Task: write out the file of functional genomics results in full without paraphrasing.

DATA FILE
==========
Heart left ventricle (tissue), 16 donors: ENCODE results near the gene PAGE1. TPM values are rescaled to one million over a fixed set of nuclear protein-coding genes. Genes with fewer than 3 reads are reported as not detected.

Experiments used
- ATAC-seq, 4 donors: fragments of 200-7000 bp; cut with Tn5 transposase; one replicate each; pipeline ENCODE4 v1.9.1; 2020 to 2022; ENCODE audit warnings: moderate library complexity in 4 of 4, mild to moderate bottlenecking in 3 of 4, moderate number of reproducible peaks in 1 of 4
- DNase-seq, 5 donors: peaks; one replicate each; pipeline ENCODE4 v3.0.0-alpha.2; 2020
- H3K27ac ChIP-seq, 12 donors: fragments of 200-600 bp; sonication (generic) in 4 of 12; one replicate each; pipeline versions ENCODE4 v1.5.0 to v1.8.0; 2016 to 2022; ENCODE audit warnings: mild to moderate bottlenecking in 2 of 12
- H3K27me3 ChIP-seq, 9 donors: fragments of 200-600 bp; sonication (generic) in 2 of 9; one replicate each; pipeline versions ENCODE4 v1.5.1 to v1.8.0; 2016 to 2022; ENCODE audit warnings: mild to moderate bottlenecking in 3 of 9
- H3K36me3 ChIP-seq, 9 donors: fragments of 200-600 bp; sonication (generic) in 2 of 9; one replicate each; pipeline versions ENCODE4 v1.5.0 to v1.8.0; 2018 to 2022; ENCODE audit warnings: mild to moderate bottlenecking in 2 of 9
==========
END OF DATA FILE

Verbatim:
Heart left ventricle (tissue), 16 donors: ENCODE results near the gene PAGE1. TPM values are rescaled to one million over a fixed set of nuclear protein-coding genes. Genes with fewer than 3 reads are reported as not detected.

Experiments used
- ATAC-seq, 4 donors: fragments of 200-7000 bp; cut with Tn5 transposase; one replicate each; pipeline ENCODE4 v1.9.1; 2020 to 2022; ENCODE audit warnings: moderate library complexity in 4 of 4, mild to moderate bottlenecking in 3 of 4, moderate number of reproducible peaks in 1 of 4
- DNase-seq, 5 donors: peaks; one replicate each; pipeline ENCODE4 v3.0.0-alpha.2; 2020
- H3K27ac ChIP-seq, 12 donors: fragments of 200-600 bp; sonication (generic) in 4 of 12; one replicate each; pipeline versions ENCODE4 v1.5.0 to v1.8.0; 2016 to 2022; ENCODE audit warnings: mild to moderate bottlenecking in 2 of 12
- H3K27me3 ChIP-seq, 9 donors: fragments of 200-600 bp; sonication (generic) in 2 of 9; one replicate each; pipeline versions ENCODE4 v1.5.1 to v1.8.0; 2016 to 2022; ENCODE audit warnings: mild to moderate bottlenecking in 3 of 9
- H3K36me3 ChIP-seq, 9 donors: fragments of 200-600 bp; sonication (generic) in 2 of 9; one replicate each; pipeline versions ENCODE4 v1.5.0 to v1.8.0; 2018 to 2022; ENCODE audit warnings: mild to moderate bottlenecking in 2 of 9